Aphrodisiacs on Valentine’s

We all know the indulgence and deliciousness of chocolate on Valentine’s Day, but isn’t that getting a little cliché?
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And what if you’re trying to lose weight and fit back into that slinky black dress again, only to have your honey sabotage your efforts with a box of chocolates?

Why not try what people have been doing for thousands of years, and look to exotic foods to enhance the mood?  At the very least, it should be amusing.  Aphrodisiacs, named after the Greek goddess of love and sexuality, are substances thought to increase sexual desire.  Throughout time, various fruits, vegetables and herbs (and of course, alcohol, but that’s kind of obvious and unoriginal) were thought to increase both men’s and women’s sex drives.  Here’s a short list you can try, though with dubious scientific evidence that they may work.  At least you and your partner will have fun trying them out—and don’t we all find a sense of humor and adventure sexy?

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Oysters are a commonly known aphrodisiac, but if you can’t handle the smell as you’re slurping, and the texture makes you gag, skip this one, or just cover it with a lot of hot sauce.  Another popular aphrodisiac food are nuts (Literally, please. Not a euphemism for male parts) including walnuts and pine nuts, both used by the ancient Romans to increase sexual drive.  The scent of almonds is also supposed to be erotic and therefore appears in soaps and lotions and other love tonics.  Many nuts are also high in zinc (as are oysters) which can help with zinc-deficient male impotency.  So think nuts not Viagra.  Gingko nuts are used in China as a stimulant, not just for waking up the mind, but waking up other parts as well.  Gingko is also a powerful anti-oxidant, cleansing a sluggish bloodstream, which always helps, too.  The oh-so-sexy vegetable celery (what?!) contains androsterone, a hormone men produce and apparently causes sexual arousal in women, but science says that the correlation doesn’t exactly transfer as a true aphrodisiac.  So much for slathering some celery with almond butter and hopping into bed with your hubby, though it is safe to feed to the children.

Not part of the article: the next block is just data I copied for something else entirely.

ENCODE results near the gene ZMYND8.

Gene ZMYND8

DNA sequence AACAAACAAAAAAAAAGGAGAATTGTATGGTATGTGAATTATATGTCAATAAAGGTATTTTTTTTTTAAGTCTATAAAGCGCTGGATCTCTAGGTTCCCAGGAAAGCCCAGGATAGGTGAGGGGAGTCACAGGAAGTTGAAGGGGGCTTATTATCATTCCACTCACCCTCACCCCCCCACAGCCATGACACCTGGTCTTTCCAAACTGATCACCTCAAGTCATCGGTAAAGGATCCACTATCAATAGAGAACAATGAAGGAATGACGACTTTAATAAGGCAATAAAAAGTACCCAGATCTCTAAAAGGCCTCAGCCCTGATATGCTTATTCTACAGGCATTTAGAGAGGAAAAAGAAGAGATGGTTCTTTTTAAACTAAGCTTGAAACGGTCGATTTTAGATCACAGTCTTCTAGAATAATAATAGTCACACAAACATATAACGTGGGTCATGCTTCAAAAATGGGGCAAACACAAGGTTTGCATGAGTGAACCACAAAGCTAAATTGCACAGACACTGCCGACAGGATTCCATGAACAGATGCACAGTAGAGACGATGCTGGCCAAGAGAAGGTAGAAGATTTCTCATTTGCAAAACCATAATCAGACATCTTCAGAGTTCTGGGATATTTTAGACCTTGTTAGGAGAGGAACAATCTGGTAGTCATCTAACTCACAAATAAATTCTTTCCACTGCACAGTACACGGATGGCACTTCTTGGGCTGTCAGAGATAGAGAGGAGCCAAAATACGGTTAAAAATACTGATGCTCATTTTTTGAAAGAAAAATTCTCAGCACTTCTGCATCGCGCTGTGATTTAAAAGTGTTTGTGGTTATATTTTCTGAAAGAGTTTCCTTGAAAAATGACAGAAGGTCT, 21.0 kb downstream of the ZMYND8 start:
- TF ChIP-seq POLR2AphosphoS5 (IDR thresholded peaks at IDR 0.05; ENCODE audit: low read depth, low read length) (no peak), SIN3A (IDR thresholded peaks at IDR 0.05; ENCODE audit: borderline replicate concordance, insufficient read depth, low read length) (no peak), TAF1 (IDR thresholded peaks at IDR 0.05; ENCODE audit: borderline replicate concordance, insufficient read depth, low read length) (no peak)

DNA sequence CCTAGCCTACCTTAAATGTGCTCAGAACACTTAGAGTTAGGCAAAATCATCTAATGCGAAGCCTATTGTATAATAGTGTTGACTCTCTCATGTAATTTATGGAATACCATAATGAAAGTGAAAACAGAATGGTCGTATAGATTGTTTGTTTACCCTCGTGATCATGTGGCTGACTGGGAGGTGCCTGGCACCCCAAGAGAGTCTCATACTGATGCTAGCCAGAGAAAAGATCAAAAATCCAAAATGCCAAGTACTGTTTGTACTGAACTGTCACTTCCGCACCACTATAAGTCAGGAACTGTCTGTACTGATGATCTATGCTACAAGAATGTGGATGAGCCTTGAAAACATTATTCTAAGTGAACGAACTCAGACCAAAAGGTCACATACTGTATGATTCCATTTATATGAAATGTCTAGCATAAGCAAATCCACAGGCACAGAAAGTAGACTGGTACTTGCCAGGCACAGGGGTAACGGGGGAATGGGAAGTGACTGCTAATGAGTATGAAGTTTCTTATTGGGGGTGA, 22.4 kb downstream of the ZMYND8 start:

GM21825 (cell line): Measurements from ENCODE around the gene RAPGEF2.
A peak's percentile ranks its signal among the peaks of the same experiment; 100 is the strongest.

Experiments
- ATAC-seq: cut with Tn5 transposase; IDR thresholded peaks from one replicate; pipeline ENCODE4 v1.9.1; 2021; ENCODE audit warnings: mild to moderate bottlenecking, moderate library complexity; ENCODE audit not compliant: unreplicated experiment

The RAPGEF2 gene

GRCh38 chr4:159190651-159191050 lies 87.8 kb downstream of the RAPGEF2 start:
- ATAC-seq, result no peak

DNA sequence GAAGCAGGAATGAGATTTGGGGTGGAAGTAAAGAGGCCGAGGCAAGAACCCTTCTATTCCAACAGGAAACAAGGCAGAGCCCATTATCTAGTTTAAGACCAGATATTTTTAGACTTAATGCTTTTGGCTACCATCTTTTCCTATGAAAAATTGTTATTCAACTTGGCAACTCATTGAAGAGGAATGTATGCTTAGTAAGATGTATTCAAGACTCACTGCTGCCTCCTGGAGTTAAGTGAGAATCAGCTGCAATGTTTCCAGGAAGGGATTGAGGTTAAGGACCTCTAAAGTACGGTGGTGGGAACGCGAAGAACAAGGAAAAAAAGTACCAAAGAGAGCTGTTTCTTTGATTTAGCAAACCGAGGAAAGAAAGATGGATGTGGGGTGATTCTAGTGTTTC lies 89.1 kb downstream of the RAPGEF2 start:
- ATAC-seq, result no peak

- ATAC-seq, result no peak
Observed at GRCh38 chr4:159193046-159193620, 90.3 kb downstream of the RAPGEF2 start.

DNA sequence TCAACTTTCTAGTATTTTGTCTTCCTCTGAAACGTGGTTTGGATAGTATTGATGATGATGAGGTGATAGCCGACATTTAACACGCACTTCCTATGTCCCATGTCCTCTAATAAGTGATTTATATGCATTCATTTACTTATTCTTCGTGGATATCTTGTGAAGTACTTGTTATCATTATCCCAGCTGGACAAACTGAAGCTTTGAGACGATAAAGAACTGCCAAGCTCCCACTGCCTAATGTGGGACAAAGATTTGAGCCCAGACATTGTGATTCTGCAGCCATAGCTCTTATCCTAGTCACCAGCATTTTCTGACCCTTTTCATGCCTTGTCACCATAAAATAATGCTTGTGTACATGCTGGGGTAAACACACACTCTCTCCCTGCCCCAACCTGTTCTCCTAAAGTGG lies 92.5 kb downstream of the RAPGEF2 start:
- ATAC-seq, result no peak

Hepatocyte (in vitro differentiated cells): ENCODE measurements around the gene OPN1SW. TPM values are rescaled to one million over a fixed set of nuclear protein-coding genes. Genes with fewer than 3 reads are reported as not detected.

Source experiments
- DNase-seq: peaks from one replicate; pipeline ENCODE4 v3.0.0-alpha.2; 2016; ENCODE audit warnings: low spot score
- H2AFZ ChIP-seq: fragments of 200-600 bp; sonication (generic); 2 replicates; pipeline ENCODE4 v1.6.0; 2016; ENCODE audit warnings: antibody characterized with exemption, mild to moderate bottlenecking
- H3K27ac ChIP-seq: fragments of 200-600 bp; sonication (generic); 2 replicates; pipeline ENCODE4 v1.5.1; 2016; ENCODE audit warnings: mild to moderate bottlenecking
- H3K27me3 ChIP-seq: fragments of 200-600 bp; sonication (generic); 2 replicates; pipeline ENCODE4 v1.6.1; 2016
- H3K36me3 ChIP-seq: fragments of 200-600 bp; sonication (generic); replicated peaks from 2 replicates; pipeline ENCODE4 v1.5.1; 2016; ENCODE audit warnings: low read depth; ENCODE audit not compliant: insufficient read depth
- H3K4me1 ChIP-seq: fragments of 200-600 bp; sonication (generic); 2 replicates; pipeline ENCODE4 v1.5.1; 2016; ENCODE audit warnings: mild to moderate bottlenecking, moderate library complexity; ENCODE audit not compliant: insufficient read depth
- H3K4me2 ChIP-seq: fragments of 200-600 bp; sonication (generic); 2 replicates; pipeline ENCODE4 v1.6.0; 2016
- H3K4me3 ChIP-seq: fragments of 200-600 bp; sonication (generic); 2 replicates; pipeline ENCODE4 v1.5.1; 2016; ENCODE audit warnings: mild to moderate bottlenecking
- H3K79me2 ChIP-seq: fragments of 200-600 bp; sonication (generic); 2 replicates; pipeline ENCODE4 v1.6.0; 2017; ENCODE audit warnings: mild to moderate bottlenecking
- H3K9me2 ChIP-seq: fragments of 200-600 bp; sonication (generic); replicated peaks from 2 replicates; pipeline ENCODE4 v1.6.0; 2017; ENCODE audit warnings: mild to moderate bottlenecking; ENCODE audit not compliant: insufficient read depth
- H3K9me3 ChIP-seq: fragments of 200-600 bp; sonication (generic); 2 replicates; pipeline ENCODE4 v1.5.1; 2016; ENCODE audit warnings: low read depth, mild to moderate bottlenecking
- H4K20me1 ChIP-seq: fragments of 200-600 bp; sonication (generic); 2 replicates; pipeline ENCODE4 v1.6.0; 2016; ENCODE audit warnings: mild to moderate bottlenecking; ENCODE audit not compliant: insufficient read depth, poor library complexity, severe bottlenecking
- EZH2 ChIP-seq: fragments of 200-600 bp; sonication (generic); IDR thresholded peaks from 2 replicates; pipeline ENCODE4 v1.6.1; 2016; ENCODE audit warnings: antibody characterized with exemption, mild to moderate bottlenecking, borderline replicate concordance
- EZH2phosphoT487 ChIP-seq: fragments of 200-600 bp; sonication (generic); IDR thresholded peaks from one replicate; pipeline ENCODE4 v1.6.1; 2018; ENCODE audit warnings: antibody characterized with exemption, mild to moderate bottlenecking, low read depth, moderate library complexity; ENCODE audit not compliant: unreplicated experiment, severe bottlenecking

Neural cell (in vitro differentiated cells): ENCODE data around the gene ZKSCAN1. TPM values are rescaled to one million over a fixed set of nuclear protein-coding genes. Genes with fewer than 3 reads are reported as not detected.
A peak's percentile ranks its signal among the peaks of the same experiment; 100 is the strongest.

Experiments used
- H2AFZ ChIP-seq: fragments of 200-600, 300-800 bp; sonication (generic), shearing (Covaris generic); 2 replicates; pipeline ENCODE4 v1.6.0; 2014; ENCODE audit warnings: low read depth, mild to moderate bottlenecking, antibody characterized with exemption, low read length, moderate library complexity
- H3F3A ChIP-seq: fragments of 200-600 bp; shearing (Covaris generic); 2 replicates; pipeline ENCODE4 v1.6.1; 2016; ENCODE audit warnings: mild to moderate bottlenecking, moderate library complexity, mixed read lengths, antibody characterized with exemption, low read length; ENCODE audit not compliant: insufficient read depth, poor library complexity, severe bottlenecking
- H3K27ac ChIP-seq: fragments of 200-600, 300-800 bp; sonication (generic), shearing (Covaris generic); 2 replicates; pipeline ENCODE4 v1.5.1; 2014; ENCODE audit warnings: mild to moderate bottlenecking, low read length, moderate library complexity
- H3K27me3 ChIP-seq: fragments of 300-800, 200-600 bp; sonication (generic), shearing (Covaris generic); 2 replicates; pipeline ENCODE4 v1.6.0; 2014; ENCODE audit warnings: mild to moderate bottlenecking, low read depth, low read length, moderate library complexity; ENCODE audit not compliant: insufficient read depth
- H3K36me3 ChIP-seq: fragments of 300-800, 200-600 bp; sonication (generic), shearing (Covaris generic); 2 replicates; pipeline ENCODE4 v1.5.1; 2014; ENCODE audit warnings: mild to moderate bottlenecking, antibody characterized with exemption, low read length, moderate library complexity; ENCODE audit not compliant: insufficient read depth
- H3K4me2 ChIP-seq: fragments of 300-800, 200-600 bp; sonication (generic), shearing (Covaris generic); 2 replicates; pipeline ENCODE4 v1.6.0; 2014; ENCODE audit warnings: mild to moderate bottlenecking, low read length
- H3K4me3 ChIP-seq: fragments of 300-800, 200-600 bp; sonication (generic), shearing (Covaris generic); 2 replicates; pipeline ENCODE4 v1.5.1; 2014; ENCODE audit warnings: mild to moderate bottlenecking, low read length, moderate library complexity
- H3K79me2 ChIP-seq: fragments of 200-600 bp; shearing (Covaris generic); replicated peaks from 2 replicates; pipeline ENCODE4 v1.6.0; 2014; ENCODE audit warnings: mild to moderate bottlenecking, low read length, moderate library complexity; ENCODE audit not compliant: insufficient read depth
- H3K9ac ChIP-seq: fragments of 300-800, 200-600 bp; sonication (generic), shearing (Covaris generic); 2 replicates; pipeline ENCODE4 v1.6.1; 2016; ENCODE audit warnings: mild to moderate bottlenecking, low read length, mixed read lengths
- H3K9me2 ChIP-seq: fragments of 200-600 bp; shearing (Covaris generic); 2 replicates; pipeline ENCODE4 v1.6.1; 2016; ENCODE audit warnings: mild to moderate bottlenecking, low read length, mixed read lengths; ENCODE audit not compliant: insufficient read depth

A number of fruits and vegetables seem to fit any number of different cultures’ requirements for sexy, mostly due to their resemblance to certain anatomical parts, ahem.  Eggs (duh), bananas, (double duh), avocados, carrots, asparagus (if you can stand the smell—not so sexy) figs, fennel and garlic have all been revered throughout time as being the right foods to feed your honey if you want a little action after dinner.

Science doesn’t support much of this mythology and I’ve found it to be proven fact that the most erotic evening is one in which someone has cleaned my house, made my dinner (with or without any of the above food), miraculously made my sexy black pants fit over my baby bump (and baby rump) and made my preschooler fall into a deep sleep, while keeping me strangely energetic at the end of a long day.

But if you want to play the aphrodisiac food game, I suggest the following:

Oysters on the half shell—just a few as an appetizer.  It seems to be a guy-thing, anyway.

Heart-healthy salmon with a mustard and fennel sauce and rice or potatoes (lay off the big slathering heaps of butter, though.  It’ll just clog your arteries and make you feel sluggish.)

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All those bright, delicious and exotic (especially this time of year) fruits—raspberries, strawberries, pineapple and mango—feed to each other by hand.  It’ll leave you a little sticky, but aphrodisiacs are really most effective because of their power of suggestion.  If you want something more locally grown and seasonal, go for a bright, sexy persimmon or a luscious pomegranate– thought to be the fruit Eve originally used to tempt Adam in the Garden of Eden.

If you’re into Champagne (and not pregnant like yours truly) then pour a glass of bubbly and drop a vanilla bean in it for added oomph and potency.  Vanilla is thought to induce lust (and who doesn’t need a little lust in their marriage?) and represents the Mexican goddess of fertility, Xanat.  Though be careful with the fertility aspect— early pregnancy can be a buzz-kill for anyone’s sex drive.

Prepare your appetite and sense of adventure and have a little fun with aphrodisiacs.  And just for good measure, send the kids off to Grandma and Grandpa’s for the night.

‘Birth of Venus’ by Botticelli

Oysters on Ice by Tina Phillips

Strawberries by digitalart


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